Lukewarm faith that surrenders to the values of secular culture will not accomplish the mission God has given us.
Yesterday I received an email from Antonio Cordero, a psychologist from Venezuela who holds a doctorate in science management and serves part-time as a youth pastor. He had been reading my blog and wished to respond. He began by mentioning several issues he feels presents “a gloomy spiritual future for the nation of America.”
Mr. Cordero explained:
“Well I believe there is still a fundamental misunderstanding in very many American Christians today: They confuse their own culture with Christianity. Somehow main stream historical denominations of Christianity are engulfed within a culture, which they define as western, civilized and Christian. But, the truth is that the suburban American way of life has mostly succeeded in placing the message of the gospel inside some sort of cultural cocoon, where it feels safe from a hostile environment but that makes it unable to have an effect on the outer world. . . “
“If Christians in America really want their country back serving God, they need to abandon their comfort zone and sacrifice mainstream culture for the sake of saving the lost that live among them. That might represent a tremendous sacrifice, very necessary when the Nation is in great peril.”
What Antonio Cordero is describing has been recognized before by many others. A number of people have called the American version of Christianity Christendom. (See my blog post Christendom Vs. Christianity.) Of course, the problem has been with the church for a long time. A major change took place in the church when Constantine professed Christianity in the fourth century. At that time historians estimate Christians probably made up less than ten percent of the population of the Roman empire. But in a few short years it grew to become the dominate culture of that society.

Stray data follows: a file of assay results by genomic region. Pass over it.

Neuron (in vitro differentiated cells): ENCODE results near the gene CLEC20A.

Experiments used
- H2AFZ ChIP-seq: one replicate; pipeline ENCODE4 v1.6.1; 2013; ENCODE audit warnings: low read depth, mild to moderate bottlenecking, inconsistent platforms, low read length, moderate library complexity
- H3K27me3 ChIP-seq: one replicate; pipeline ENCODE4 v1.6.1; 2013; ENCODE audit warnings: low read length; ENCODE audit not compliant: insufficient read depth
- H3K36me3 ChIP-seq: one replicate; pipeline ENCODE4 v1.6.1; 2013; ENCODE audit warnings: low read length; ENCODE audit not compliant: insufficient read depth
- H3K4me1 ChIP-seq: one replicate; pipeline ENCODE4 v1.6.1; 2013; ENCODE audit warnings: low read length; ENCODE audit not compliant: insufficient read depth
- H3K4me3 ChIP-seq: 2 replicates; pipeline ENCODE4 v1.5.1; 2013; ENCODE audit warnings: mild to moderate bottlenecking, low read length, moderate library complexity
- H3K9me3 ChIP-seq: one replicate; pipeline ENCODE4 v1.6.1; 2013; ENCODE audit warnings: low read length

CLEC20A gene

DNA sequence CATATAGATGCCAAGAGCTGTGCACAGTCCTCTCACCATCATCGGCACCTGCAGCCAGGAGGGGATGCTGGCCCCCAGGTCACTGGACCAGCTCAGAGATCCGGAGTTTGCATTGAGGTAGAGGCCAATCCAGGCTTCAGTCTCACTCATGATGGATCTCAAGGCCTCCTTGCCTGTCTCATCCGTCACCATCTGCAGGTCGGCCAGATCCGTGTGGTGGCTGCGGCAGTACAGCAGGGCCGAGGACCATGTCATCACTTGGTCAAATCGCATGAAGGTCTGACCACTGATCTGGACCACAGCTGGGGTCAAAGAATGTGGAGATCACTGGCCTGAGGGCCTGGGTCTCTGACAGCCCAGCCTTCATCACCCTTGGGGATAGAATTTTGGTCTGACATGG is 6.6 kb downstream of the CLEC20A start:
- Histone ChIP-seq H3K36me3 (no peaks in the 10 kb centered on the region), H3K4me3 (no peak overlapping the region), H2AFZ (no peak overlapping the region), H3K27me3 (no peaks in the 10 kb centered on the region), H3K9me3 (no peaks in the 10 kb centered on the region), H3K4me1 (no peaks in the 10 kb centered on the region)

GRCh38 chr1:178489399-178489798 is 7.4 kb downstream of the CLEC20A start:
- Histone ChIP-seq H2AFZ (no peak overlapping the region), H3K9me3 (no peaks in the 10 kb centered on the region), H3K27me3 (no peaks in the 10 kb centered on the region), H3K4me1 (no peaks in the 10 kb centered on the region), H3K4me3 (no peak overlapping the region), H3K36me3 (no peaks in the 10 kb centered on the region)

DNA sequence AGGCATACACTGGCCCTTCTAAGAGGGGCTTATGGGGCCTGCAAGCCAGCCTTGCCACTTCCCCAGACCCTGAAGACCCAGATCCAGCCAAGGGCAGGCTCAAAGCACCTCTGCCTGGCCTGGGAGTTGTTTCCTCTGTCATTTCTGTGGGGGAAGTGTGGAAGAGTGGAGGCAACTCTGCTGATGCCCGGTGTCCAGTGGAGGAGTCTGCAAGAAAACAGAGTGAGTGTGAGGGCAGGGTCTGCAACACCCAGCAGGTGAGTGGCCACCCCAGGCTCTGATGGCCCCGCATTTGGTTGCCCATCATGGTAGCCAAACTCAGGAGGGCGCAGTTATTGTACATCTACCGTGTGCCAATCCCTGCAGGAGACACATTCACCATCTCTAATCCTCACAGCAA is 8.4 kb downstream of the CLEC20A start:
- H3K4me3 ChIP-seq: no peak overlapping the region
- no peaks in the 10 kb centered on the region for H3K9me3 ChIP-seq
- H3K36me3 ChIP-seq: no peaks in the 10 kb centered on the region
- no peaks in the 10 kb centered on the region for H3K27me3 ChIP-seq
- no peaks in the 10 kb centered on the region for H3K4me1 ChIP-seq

The problem with this is that the church was no longer made up of highly committed individuals who had experienced a spiritual transformation. It had become a cultural institution, the official religion of the Roman empire. What the church had gained in human quantity, it had lost in spiritual quality. Church and society had become one and the same. This was the birth of Christendom!
Some theologians in Europe, as early as the 1950s were talking about the death of Christendom and the end of the “Constantinian era.” This because of declining interest in the institutional church on the part of Europeans. Increasingly, we are seeing that same decline taking place in the United States.
Early Christians, prior to Constantine, lived in a world extremely hostile to the Christian faith. We have witnessed seventeen hundred years of Christendom in Europe and the Americas. However, our world is becoming increasingly hostile to Christianity. Perhaps we need to reexamine the lives of the early believers and scrutinize how they not only coped, but how they advanced the gospel in an inhospitable environment.
One thing seems certain, my new friend Antonio Cordero is right. Lukewarm faith that surrenders to the values of secular culture will not accomplish the mission God has given us. At present we are more often being transformed by our culture rather than successfully transforming others. This is why I’m personally so determined to help churches develop committed, obedient, mature disciples who rise above culture to follow Jesus Christ.
QUESTION: Do you believe “Christendom” is dying in America? If so, do you think this is a good or bad thing? Please respond in the Comments section below.